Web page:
Anyone who feels a bit lost in this terminological breathing exercise, knowing that Podhoretz can reduce anything to a diagrammatic clarity when he wants to, will suspect that the sentence is meant as a parody of intellectualist garbling and that its purpose is to make a transition to his related troubles with the prose of Howe and Walzer:
In the world of ideas it is possible to keep one’s political skirts clean. One can favour this and oppose that even when in the real world the ‘that’ follows inexorably from the ‘this’; or one can support an end while refusing to back the only available means for getting to it. This is why intellectuals are so often drawn to ‘the third way’ or ‘the third force’ – that is, some currently non-existent or utopian future alternative to the choices that are actually on offer in the here and now.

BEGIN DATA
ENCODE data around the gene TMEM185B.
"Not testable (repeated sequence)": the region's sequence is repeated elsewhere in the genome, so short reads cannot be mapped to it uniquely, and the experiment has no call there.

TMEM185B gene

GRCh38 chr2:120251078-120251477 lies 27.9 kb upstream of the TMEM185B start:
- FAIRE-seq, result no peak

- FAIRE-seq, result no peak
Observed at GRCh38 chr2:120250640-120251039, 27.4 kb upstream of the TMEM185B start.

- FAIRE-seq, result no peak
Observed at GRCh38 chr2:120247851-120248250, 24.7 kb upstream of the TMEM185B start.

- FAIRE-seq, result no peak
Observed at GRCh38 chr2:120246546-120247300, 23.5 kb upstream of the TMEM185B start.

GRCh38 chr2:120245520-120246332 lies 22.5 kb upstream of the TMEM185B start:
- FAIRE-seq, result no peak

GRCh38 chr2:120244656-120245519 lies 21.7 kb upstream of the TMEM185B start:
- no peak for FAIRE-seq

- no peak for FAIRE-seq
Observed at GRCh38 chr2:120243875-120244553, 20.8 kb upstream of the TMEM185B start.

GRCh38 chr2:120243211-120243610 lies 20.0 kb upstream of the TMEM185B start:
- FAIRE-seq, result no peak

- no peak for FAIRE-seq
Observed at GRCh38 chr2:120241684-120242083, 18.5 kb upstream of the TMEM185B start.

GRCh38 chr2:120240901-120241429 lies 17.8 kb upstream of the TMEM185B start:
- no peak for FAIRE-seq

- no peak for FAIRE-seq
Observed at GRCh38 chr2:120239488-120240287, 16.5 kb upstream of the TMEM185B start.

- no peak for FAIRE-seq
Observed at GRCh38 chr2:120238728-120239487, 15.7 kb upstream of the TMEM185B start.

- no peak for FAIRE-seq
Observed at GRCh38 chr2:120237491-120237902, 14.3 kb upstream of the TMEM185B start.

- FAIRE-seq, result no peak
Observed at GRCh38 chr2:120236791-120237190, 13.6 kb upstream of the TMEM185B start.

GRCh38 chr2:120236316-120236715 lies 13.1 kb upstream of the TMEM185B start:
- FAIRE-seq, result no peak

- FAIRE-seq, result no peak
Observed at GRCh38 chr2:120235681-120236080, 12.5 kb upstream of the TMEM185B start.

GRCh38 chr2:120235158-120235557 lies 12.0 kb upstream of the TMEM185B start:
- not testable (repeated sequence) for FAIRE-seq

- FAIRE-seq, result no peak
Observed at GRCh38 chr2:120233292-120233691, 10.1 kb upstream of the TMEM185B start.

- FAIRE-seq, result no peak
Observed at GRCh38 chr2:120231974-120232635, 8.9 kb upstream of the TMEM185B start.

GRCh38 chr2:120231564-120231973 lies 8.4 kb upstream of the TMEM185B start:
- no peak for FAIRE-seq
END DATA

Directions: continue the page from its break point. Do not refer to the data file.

A vivid illustration came during the Vietnam War (about which I was to write a book in 1982), when certain people took the position that they were against both Saigon and Hanoi. What then were they for? The answer given in a piece written jointly by Irving Howe and the political theorist Michael Walzer, the editors of Dissent, after the war was over was that they had ‘hoped for the emergence of a Vietnamese “third force” capable of rallying the people in a progressive direction by enacting land reforms and defending civil liberties’. But since, as they themselves admitted, there was very little chance that this would happen, to have thrown their energies into opposing the American effort was tantamount to working for the Communist victory they said (in all sincerity) they did not want. Nothing daunted by this contradiction, they still awarded themselves moral congratulations on having been against the evils on both sides of the war ... Yet considering the actual alternatives that existed, what did the urging of ‘a relatively complex argument’ avail other than to make those who urged it feel pleased with themselves? If, as I added in my book, it served any purpose at all for the people of South Vietnam, it was to help deliver them over to the ‘blinding simplicities’ of the totalitarianism whose hideous workings Howe and Walzer were now happy to denounce and protest against, even though there was no one in Hanoi or Saigon (now renamed Ho Chi Minh City) to listen or to hear.